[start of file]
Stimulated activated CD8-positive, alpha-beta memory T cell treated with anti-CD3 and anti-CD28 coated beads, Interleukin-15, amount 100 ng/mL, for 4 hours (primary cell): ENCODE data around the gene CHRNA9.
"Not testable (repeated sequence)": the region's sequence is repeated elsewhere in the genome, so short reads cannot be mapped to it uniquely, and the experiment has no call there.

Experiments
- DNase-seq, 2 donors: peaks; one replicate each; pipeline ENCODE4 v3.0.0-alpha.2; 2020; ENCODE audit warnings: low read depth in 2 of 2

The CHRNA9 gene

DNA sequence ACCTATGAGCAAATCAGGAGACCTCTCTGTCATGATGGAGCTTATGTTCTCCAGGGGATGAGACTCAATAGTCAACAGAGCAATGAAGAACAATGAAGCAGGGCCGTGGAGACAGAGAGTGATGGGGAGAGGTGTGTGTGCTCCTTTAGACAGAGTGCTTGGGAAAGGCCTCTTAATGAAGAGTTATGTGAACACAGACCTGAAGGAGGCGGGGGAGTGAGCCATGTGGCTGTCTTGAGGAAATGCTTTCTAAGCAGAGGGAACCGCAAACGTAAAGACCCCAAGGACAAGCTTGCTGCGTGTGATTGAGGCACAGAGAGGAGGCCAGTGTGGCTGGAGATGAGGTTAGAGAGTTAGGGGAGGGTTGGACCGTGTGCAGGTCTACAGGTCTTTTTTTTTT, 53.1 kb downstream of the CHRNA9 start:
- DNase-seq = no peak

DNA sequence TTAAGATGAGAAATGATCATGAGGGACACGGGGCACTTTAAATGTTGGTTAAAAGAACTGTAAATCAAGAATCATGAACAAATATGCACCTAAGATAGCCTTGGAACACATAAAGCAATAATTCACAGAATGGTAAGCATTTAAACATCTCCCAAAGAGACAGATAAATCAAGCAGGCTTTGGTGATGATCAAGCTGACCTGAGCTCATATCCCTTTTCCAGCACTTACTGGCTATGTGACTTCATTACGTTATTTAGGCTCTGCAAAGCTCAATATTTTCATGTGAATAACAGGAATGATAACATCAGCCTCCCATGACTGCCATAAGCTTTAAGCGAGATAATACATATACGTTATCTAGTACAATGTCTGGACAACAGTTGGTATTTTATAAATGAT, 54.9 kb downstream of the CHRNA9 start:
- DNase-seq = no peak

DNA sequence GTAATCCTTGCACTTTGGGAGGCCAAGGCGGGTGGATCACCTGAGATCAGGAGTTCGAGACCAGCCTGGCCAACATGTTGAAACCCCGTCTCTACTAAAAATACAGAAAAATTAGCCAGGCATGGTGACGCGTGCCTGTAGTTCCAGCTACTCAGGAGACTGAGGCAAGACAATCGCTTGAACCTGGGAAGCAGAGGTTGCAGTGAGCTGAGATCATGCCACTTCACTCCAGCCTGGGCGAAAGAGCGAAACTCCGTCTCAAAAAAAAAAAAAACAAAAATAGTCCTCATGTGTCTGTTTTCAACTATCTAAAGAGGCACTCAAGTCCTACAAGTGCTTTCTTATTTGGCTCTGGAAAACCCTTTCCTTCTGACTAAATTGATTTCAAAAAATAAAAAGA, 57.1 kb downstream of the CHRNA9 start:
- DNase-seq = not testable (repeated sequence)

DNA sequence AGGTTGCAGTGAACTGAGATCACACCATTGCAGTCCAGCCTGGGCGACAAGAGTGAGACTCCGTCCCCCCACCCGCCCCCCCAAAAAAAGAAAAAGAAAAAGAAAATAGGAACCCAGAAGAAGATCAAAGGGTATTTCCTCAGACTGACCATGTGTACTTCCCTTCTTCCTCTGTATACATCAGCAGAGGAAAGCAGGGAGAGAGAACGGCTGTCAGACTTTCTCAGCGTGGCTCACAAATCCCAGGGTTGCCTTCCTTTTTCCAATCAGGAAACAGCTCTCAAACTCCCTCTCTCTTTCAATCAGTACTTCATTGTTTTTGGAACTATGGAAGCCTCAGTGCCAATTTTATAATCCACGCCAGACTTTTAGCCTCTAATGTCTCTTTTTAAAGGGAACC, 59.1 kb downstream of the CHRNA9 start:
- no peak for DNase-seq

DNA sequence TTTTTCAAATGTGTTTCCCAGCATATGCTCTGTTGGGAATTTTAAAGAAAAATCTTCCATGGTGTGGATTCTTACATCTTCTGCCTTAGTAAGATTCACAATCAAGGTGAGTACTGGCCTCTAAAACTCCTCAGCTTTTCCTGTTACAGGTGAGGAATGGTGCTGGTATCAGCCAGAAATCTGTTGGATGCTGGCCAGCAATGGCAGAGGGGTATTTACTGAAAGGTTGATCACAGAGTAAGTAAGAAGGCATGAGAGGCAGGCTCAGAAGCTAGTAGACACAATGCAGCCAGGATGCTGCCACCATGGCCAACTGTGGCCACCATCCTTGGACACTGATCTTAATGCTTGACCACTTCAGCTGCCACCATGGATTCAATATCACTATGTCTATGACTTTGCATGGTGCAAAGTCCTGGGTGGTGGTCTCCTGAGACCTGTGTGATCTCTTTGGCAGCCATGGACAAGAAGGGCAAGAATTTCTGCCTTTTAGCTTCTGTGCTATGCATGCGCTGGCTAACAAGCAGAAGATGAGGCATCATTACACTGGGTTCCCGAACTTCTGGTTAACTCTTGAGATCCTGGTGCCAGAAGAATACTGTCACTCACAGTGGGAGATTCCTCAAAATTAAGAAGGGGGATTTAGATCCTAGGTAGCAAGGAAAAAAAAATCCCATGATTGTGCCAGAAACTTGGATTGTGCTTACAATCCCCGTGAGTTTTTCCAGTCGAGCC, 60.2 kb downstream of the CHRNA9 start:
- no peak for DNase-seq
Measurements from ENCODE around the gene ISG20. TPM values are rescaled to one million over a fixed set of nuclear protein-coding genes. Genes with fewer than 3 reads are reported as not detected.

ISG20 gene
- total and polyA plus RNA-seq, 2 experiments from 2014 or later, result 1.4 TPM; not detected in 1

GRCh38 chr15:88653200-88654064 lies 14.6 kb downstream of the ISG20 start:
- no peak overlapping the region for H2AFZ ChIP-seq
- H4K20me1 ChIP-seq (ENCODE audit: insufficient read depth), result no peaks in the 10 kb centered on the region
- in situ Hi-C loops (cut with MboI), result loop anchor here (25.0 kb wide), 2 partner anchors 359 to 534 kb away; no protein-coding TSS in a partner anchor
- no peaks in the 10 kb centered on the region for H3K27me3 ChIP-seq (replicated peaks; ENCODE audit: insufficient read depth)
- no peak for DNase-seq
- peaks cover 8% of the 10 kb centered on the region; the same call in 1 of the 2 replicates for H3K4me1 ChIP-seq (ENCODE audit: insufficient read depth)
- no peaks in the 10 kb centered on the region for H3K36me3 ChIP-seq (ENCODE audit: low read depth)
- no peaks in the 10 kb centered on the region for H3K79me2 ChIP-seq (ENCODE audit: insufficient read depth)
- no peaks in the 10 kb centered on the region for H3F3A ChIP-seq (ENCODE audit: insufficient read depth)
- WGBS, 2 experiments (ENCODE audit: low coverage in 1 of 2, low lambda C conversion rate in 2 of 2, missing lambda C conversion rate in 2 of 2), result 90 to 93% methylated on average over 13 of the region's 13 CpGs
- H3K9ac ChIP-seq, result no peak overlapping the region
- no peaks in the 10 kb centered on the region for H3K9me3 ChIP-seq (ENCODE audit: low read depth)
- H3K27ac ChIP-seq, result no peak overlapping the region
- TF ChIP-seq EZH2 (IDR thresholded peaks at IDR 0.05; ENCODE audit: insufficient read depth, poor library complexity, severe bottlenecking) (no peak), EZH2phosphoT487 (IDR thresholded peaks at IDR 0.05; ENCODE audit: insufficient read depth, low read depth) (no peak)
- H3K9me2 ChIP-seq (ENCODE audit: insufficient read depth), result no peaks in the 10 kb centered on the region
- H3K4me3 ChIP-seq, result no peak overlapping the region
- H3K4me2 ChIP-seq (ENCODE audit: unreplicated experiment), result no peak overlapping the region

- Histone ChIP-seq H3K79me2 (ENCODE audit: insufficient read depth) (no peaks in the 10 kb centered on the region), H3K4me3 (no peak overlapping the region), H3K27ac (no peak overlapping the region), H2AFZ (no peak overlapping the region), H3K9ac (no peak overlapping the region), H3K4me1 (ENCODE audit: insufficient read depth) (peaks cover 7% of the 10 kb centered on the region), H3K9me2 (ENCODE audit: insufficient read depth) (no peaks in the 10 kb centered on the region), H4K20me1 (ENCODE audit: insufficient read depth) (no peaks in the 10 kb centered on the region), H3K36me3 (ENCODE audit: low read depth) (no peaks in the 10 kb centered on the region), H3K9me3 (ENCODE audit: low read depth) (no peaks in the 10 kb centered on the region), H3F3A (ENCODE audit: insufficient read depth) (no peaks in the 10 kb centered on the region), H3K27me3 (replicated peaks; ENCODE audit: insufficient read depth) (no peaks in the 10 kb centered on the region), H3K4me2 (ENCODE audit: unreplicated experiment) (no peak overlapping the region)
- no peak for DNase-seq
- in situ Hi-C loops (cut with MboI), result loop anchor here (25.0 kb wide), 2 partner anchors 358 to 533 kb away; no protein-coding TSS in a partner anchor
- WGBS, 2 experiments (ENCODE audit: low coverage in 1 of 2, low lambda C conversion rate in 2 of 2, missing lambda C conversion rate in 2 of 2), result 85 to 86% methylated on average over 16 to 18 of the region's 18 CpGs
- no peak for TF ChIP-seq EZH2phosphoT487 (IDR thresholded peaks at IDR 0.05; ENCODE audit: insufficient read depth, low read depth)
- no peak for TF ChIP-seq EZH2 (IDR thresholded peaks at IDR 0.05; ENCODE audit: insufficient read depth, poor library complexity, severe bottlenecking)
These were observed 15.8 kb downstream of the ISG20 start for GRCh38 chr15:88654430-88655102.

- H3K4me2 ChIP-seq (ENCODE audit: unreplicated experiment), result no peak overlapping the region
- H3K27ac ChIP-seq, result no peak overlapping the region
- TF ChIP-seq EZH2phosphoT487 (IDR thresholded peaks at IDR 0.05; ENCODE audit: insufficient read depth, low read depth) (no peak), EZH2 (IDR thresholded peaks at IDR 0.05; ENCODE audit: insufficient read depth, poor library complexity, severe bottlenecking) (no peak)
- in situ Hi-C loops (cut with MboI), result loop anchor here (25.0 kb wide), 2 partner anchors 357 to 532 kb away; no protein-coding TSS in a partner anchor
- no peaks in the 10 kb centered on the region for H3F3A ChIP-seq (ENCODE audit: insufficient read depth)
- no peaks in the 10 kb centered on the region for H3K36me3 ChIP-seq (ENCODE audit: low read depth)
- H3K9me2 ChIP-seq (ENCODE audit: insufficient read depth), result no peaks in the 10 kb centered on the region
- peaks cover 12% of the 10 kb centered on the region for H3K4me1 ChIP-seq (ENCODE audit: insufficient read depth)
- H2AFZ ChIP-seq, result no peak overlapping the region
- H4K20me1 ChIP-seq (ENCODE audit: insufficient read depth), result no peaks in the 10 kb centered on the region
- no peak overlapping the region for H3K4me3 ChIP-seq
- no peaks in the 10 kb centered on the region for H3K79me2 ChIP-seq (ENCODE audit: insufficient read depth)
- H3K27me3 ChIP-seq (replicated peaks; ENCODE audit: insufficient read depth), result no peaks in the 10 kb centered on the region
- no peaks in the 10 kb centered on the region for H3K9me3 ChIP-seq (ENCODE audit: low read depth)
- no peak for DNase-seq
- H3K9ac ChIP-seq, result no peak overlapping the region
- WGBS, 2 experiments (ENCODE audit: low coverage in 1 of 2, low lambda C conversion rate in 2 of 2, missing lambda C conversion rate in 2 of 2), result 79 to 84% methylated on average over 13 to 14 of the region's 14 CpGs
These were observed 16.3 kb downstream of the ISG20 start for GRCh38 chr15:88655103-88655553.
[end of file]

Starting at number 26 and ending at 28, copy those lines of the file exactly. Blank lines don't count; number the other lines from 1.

- no peaks in the 10 kb centered on the region for H3K36me3 ChIP-seq (ENCODE audit: low read depth)
- no peaks in the 10 kb centered on the region for H3K79me2 ChIP-seq (ENCODE audit: insufficient read depth)
- no peaks in the 10 kb centered on the region for H3F3A ChIP-seq (ENCODE audit: insufficient read depth)